Personally, I try to do both. I want my readers to become engaged with my characters, to care about what happens to them and want them to triumph, to empathize when bad things happen to them and be happy when they win the prize. I want readers to think that what happens to my characters is interesting and worth reading about, that there was a point to it all once they've finished the story. I want my characters to feel like they could be real people, like they're people the reader would like to know. Or in some cases, that they're real people the readers are very happy they don't know. :)

At the same time, though, I work on my craftsmanship -- mechanics and structure and pacing, sentences and paragraphs and POV and all the other skills that go into writing. I want to do both sides well, storytelling and craftsmanship, and I work on improving both, because I think readers notice when one or the other is lacking.

Angie

Josephine Damian 2/08/2008 11:44:00 AM  

Spy: Since I come to novel writing after having written screenplays - it's all about the entertainment - I'll take money over critical success any day - the only person I want to impress is my accountant.

Ooooh, a trip to the dentist. :-(

spyscribbler 2/08/2008 04:28:00 PM  

LOL, Zoe!! With DH gone, I have a full-blown crush on Ranger at the moment.

Liz, I'm just loving the entertainment of it right now. Last night I went to see Atonement, and while I loved it and thought it was brilliant, I cried all the way home. And woke up depressed. I want DH home safe and sound. Juxtapose that with the Stephanie Plum series I'm listening to in the car which makes me laugh, and I'm loving Janet Evanovich much more than Ian McEwan.

spyscribbler 2/08/2008 04:30:00 PM  

Literary, this is just my thinking, but I feel like Evanovich wields the cliches, incorrect grammar, and all the other "wrong" things she does. She uses it as style, wisely, and it really works.

PS: Have you tried High Five? That's where things got really good. The cliffhanger at the end of High Five was really big. Something to think about when/if ever planning a series.

spyscribbler 2/08/2008 04:32:00 PM  

Edie, that's cool. The best of both worlds! I don't think of myself as an entertainer, either, but I'm wondering if I should.

Bernita, I think that's one of the best things about reading. I get to share everything with the character.

LOL, Aimless! I like that, "I write to get the voices out of my head!" The first time I finished a story, I slept like a baby. No imagining. It was SUCh a great feeling.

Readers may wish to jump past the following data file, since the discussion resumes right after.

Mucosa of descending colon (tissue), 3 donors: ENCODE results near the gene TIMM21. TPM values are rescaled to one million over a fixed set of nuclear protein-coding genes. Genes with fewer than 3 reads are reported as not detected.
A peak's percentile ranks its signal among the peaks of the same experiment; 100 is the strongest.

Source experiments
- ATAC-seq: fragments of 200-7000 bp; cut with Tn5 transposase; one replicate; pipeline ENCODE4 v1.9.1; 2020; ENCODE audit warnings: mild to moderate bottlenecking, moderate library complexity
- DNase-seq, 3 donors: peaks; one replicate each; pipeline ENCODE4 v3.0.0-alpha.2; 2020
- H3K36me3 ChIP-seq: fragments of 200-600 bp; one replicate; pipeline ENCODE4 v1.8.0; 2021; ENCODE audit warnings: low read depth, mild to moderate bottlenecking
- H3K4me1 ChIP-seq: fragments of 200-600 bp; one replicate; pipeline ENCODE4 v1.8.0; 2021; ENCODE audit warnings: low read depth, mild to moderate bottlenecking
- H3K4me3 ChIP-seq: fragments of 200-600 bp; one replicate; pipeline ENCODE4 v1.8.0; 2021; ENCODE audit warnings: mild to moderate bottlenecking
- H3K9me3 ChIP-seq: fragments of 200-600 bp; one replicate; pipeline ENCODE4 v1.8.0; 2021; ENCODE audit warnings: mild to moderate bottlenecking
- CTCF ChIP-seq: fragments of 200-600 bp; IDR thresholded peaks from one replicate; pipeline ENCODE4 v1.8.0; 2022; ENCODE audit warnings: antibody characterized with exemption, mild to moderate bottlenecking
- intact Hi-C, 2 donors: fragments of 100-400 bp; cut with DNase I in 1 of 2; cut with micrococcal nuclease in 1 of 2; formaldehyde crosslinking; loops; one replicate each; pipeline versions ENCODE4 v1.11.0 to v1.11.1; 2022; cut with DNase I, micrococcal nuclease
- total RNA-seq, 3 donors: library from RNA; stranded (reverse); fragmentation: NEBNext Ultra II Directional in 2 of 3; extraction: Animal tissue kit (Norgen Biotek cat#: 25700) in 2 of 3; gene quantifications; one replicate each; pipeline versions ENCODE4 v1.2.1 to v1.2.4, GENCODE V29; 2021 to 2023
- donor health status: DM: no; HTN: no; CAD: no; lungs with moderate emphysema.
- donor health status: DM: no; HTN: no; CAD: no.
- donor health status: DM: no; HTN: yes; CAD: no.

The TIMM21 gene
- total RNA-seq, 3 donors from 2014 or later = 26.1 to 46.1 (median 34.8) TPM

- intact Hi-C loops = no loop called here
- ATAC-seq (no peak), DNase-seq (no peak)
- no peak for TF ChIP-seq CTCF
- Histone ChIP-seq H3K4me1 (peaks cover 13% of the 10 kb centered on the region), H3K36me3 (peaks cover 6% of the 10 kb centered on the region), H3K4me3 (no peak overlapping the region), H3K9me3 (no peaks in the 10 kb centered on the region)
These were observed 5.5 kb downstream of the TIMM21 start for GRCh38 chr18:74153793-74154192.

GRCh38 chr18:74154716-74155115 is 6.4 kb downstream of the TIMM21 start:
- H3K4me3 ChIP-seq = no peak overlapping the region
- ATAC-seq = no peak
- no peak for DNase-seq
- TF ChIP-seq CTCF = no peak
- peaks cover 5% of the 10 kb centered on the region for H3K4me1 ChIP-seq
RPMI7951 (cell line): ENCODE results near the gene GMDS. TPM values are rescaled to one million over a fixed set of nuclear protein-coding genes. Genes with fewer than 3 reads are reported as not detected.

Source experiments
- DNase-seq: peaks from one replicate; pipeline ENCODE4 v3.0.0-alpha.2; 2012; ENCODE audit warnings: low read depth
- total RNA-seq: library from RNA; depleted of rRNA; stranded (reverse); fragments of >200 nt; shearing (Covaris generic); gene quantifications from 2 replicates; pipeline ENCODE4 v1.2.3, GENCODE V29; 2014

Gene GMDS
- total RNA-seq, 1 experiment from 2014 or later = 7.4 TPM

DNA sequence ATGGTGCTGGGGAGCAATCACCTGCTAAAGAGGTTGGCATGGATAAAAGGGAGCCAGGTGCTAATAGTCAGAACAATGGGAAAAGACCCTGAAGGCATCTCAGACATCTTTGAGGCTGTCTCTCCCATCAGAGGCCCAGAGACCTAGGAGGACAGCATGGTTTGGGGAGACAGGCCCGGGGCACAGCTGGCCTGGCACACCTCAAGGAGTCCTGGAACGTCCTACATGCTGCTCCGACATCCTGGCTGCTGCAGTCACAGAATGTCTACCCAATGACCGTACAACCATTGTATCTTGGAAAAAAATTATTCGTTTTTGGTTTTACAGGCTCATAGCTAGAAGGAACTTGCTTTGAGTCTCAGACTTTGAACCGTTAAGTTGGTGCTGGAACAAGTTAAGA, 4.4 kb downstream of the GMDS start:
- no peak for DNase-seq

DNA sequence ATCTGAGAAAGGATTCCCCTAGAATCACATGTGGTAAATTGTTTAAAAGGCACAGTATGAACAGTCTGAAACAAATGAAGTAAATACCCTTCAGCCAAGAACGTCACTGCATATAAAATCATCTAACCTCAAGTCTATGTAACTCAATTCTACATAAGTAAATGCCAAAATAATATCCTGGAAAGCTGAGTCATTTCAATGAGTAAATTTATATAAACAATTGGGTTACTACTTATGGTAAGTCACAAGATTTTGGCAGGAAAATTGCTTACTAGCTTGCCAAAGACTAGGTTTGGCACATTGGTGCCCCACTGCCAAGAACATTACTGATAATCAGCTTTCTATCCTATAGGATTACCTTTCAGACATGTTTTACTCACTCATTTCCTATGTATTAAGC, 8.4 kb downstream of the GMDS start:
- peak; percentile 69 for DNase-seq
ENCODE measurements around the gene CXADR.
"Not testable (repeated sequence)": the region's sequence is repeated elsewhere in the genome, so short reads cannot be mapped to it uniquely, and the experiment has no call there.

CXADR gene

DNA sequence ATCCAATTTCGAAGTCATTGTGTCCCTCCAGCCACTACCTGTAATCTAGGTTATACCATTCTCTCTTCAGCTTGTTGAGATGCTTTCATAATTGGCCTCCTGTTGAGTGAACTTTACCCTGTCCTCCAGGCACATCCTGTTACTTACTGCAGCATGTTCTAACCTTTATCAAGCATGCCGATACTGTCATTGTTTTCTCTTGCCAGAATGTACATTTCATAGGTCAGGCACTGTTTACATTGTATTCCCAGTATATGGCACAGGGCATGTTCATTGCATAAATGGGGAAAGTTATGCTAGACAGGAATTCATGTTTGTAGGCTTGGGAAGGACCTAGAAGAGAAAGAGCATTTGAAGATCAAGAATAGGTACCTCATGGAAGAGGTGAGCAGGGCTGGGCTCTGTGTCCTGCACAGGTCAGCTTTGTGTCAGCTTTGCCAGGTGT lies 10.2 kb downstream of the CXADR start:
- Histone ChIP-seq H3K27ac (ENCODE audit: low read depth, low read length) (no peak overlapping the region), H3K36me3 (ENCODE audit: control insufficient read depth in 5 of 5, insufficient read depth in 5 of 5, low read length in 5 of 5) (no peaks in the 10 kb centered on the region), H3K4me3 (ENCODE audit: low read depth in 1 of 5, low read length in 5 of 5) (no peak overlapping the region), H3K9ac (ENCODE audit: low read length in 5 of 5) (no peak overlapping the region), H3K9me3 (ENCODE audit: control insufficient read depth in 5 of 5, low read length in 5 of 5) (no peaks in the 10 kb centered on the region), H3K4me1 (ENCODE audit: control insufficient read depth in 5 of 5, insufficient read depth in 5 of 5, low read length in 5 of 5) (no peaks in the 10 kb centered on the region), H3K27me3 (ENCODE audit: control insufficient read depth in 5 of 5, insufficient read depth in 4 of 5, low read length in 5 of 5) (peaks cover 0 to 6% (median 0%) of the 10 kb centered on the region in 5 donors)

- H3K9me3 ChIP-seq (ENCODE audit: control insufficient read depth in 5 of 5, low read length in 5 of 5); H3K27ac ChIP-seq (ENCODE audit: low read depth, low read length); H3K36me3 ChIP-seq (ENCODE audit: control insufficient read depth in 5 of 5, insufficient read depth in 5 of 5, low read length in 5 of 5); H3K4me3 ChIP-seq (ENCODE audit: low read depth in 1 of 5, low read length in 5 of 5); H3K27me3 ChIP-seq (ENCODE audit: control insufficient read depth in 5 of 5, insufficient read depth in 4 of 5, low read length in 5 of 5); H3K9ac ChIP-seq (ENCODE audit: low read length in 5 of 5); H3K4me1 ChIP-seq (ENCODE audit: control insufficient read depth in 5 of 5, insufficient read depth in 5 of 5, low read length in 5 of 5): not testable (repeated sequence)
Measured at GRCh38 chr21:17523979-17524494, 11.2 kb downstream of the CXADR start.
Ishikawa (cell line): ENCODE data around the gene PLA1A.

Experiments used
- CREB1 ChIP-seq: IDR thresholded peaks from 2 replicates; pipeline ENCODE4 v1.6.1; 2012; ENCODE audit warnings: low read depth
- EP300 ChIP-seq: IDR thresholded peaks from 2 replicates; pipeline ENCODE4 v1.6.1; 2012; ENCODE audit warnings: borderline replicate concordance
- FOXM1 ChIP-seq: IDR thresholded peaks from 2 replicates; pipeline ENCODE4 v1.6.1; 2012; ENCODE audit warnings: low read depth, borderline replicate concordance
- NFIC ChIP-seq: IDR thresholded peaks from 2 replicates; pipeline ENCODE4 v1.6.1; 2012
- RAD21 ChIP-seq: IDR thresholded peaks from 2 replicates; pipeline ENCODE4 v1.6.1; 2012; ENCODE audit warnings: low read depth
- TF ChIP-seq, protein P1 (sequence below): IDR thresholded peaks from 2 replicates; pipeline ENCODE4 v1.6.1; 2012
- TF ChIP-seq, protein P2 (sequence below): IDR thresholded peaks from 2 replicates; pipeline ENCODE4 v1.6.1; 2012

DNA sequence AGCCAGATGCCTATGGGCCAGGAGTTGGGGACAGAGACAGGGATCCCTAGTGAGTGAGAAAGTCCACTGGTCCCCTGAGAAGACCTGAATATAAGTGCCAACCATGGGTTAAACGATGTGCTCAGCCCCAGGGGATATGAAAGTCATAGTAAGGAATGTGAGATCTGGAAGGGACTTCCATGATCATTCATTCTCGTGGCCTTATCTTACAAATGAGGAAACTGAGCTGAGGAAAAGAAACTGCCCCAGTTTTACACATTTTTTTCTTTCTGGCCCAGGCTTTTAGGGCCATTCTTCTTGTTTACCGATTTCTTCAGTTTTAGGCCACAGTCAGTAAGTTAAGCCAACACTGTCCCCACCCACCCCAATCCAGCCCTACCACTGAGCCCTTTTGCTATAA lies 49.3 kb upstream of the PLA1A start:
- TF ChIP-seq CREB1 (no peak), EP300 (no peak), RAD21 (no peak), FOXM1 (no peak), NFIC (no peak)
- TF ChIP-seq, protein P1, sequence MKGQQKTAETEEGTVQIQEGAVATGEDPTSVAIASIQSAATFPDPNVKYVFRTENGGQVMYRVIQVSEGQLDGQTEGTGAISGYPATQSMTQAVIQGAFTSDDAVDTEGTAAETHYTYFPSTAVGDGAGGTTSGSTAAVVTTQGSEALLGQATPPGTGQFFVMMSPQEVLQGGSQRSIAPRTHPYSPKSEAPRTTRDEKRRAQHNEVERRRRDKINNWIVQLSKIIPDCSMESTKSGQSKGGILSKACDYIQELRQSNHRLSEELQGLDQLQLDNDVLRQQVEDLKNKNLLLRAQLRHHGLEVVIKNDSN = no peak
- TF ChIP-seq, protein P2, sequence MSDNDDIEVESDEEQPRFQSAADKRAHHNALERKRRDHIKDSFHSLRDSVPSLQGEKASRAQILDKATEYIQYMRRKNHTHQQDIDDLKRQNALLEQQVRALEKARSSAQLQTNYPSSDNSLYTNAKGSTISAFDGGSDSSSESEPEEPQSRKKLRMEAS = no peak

spyscribbler 2/08/2008 04:35:00 PM  

Yeah, Angie. Evanovich breaks all the rules, but I've always felt she did it as a rule of craft, as a technique, rather than lack of skill. I think it's her strength as a writer, actually.

It sounds like you want the reader to share the experience of your characters, too. That's cool. :-)

Josephine, I am terrified of dentists. :-( I enjoy the paycheck, too. It makes me feel good to earn money for our little family, as stupid as that sounds.

Zoe Winters 2/08/2008 07:01:00 PM  

lol Spy is Ranger one of your characters? (If you've mentioned this before I'm sorry I missed it or wasn't paying close enough attention)

Yeah I have a crush on a lot of my characters. One character I decided not to kill cause he was hot and evil and I might use him later.

spyscribbler 2/09/2008 10:49:00 AM  

WHO is Ranger??? Zoe!!!! That's like ... that's like ... that's like asking who is Buffy?

Ranger is in Janet Evanovich's Stephanie Plum series. I swear to God, all he has to do is tug her hair and I practically orgasm. He is probably my sexual ideal, LOL. He's perfect.

Edittorrent 2/10/2008 11:26:00 AM  

What an interesting post! But shouldn't we always be entertained by our entertainment?

Even if a story makes you cry, it can be entertaining. I recently watched "The Namesake" (based on the Jumpha Lahiri novel) and sobbed my way through the last half. It was sad and I was completely riveted.

Theresa

spyscribbler 2/10/2008 11:37:00 AM  

LOL, Theresa. Yes! Sounds like a wise thing.

I meant entertain as make laugh and such. Sometimes a good sob session can be wonderfully purging. And entertaining, it's true, but in a different way.

I think, as readers, we tend to be in the mood for one or the other. And as writers, we should keep in mind the experience we're aiming for.